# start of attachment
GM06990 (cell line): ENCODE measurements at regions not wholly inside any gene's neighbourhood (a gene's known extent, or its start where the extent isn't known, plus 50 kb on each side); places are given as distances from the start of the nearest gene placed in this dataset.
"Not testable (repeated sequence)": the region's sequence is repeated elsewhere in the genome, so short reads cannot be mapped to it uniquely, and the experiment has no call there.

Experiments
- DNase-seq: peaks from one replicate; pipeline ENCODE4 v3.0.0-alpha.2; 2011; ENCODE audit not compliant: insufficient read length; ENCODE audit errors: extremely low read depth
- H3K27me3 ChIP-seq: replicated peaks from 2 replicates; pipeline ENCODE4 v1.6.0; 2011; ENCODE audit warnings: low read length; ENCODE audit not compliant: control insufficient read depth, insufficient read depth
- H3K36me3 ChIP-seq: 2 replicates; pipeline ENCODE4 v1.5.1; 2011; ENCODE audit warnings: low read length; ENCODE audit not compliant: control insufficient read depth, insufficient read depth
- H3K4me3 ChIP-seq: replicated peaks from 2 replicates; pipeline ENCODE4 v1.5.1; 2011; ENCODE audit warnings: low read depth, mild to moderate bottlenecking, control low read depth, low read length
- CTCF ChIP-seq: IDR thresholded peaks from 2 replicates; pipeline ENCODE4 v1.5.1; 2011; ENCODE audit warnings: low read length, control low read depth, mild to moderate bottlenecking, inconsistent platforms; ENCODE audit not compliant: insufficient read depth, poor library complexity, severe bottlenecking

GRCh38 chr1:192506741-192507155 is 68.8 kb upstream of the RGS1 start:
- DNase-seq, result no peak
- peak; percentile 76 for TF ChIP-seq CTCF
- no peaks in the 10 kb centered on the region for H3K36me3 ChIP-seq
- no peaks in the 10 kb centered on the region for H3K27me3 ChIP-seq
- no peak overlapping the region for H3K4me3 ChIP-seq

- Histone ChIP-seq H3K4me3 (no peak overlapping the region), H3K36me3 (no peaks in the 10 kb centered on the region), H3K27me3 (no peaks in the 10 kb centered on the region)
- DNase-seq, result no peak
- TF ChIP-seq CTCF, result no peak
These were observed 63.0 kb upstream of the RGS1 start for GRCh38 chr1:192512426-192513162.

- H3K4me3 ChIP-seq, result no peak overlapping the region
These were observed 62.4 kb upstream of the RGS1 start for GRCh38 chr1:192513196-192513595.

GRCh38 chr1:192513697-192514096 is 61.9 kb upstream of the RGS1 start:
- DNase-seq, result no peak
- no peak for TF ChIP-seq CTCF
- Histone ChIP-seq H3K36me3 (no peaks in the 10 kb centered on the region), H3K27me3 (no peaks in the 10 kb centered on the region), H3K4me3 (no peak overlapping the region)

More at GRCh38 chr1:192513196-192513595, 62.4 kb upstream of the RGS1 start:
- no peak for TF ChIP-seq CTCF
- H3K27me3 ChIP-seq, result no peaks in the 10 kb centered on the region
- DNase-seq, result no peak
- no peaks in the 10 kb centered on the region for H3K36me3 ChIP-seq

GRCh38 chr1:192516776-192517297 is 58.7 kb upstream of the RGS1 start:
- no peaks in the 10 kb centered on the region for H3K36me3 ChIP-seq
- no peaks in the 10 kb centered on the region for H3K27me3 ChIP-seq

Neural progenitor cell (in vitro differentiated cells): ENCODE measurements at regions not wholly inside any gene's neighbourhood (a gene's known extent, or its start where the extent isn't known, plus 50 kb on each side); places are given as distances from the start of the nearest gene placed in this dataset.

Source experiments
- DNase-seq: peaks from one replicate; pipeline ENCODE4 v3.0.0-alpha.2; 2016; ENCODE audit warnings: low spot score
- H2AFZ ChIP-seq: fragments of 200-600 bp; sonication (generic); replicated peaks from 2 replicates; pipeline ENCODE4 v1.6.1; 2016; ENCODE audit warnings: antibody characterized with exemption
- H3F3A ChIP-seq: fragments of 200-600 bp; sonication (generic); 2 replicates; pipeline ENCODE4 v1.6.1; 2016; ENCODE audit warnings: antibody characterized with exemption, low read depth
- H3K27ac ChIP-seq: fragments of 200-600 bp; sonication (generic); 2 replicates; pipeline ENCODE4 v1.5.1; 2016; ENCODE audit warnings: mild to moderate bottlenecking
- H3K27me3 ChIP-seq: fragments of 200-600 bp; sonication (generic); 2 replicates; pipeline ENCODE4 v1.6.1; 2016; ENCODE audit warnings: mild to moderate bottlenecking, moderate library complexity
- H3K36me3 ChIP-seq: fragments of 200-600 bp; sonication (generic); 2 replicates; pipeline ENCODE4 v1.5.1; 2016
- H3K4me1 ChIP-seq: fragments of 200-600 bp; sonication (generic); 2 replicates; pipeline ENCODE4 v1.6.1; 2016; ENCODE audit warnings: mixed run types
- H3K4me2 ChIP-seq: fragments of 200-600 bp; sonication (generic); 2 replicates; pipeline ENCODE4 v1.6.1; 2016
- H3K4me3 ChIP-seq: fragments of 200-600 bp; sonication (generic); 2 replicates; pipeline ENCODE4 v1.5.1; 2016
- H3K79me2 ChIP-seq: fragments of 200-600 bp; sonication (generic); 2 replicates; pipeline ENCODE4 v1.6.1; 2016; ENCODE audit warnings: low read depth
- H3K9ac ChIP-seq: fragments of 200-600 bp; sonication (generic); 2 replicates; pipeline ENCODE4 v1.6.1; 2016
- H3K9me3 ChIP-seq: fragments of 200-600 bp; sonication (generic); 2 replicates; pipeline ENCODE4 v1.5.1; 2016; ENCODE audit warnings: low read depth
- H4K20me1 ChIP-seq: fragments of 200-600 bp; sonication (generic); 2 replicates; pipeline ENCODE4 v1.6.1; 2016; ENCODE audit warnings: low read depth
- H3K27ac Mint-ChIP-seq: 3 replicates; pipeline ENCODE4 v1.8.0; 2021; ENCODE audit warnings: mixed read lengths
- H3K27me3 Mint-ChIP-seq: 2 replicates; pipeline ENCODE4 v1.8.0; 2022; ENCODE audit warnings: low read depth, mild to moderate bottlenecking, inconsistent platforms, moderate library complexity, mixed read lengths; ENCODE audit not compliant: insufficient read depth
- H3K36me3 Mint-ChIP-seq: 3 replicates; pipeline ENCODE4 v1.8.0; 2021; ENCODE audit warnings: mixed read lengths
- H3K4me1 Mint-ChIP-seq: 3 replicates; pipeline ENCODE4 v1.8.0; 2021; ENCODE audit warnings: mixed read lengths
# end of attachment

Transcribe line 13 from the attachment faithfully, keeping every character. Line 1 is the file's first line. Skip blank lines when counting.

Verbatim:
- no peaks in the 10 kb centered on the region for H3K27me3 ChIP-seq